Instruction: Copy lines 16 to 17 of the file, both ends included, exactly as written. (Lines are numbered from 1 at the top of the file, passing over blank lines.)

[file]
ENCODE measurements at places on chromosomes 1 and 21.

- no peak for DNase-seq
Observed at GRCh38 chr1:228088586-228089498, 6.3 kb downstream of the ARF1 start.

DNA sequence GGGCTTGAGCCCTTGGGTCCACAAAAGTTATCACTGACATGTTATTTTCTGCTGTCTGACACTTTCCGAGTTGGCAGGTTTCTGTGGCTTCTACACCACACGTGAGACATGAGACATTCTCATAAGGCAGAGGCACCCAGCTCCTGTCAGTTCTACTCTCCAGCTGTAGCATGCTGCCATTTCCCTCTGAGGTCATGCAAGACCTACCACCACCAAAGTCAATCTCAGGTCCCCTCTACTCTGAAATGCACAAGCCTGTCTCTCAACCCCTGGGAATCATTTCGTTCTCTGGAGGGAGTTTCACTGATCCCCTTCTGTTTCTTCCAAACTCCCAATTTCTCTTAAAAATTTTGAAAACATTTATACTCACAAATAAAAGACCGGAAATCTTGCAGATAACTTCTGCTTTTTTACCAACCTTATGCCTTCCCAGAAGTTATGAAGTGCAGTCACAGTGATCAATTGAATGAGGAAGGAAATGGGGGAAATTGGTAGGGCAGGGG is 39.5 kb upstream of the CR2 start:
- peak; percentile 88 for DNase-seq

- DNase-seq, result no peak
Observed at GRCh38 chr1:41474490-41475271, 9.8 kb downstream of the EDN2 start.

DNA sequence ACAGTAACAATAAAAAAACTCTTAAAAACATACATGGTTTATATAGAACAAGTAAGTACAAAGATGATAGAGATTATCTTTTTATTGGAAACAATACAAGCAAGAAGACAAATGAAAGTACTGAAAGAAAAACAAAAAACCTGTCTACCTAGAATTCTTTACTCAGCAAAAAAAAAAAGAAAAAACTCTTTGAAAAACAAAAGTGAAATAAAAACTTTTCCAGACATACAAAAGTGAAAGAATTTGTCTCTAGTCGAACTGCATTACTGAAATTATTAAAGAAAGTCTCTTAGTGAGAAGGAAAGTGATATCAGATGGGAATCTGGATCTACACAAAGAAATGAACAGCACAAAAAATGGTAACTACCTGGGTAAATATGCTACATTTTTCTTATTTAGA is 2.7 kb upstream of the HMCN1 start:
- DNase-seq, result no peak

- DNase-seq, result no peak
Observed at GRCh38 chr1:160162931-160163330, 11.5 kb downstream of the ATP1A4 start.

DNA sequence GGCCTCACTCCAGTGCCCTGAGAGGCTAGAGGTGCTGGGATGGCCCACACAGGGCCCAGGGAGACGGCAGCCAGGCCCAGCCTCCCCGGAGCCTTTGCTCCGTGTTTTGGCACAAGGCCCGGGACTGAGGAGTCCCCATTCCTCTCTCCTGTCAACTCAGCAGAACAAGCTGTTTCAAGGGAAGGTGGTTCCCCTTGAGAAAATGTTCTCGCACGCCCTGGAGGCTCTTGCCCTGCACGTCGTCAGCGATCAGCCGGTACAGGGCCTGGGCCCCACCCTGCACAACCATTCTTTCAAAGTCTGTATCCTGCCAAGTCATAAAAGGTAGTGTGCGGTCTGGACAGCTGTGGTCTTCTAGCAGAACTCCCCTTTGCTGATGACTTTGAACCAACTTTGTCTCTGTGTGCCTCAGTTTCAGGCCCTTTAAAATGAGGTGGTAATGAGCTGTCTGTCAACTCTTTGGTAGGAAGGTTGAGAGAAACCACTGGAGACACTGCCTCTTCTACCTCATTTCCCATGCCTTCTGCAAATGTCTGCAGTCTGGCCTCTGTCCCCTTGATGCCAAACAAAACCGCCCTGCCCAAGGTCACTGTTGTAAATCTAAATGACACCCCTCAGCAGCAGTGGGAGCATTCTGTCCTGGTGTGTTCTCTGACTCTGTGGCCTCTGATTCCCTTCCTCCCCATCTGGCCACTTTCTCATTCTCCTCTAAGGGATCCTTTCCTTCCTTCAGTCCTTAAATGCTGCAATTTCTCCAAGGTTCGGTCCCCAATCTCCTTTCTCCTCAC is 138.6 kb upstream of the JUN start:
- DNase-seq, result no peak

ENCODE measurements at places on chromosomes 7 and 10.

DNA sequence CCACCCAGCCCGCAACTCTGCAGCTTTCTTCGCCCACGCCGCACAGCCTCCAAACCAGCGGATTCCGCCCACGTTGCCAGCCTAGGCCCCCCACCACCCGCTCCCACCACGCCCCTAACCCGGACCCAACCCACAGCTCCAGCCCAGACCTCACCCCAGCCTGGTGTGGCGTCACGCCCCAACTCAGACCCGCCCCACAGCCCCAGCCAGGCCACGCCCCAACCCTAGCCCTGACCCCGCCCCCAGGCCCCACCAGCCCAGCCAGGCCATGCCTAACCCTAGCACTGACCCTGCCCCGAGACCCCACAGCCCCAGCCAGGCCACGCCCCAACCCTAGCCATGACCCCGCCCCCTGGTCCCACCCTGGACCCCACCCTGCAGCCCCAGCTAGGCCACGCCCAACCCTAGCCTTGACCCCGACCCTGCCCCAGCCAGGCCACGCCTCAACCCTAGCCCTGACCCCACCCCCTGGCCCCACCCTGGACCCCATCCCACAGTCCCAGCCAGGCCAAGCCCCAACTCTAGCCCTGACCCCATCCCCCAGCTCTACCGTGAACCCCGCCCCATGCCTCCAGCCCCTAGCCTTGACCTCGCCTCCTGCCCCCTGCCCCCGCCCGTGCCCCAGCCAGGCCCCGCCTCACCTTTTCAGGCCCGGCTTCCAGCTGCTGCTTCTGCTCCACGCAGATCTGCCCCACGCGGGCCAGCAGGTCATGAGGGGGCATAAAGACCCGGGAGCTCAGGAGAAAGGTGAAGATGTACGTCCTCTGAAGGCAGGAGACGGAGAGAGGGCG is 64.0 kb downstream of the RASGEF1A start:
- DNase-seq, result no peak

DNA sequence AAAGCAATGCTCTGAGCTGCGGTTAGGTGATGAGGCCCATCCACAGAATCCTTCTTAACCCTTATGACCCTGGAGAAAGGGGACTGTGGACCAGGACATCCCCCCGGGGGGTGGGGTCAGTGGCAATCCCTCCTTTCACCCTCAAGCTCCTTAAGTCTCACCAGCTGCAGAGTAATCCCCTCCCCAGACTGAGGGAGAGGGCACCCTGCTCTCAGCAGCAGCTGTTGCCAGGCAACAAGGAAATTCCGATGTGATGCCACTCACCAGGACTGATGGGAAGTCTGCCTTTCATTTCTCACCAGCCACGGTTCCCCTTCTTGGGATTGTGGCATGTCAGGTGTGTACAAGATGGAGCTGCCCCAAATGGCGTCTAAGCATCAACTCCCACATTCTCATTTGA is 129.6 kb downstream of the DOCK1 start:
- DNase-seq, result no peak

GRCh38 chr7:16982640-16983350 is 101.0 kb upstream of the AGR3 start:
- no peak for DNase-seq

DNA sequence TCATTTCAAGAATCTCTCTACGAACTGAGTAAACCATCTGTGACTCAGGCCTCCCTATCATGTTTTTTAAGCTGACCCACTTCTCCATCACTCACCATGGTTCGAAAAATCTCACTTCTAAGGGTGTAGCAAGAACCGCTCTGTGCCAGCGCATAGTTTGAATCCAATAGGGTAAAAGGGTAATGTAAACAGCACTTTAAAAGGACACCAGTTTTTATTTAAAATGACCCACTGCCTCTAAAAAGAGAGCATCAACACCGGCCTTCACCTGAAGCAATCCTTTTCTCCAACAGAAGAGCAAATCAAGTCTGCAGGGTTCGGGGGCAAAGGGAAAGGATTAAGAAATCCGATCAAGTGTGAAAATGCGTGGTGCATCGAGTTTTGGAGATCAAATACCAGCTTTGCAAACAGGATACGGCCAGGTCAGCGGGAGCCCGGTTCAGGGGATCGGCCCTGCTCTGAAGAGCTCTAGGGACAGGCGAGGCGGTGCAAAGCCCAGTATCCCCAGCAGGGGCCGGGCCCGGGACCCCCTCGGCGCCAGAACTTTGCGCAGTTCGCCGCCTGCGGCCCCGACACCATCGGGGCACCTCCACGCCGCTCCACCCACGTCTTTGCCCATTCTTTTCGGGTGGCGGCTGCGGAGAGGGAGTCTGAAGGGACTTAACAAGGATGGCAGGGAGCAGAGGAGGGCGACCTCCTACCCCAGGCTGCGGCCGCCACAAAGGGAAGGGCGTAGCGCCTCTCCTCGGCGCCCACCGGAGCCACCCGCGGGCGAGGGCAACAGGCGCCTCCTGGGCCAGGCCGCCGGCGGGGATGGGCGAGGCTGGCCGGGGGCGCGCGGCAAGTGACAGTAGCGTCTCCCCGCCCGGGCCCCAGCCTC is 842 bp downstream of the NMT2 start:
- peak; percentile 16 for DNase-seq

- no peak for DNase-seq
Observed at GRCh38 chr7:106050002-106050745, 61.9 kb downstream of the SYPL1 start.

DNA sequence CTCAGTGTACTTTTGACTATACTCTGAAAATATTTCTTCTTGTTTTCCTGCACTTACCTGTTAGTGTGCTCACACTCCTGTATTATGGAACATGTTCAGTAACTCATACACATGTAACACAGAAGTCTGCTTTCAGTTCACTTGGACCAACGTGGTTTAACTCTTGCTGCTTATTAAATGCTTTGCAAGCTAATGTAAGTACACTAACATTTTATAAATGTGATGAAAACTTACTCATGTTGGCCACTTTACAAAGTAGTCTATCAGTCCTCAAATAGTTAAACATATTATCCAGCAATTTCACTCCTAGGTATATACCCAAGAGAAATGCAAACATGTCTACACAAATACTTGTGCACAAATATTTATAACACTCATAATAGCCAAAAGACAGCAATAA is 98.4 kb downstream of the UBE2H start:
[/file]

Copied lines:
- DNase-seq, result no peak

DNA sequence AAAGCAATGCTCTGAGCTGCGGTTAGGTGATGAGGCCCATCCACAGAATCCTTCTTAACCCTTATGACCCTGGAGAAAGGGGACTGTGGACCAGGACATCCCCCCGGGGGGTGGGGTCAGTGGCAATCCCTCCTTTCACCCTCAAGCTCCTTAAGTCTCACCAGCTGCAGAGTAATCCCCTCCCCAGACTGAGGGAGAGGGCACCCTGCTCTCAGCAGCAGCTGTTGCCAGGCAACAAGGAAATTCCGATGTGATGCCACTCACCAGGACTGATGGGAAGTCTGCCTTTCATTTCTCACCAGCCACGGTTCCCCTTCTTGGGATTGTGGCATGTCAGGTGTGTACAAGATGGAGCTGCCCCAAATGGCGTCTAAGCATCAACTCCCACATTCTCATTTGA is 129.6 kb downstream of the DOCK1 start: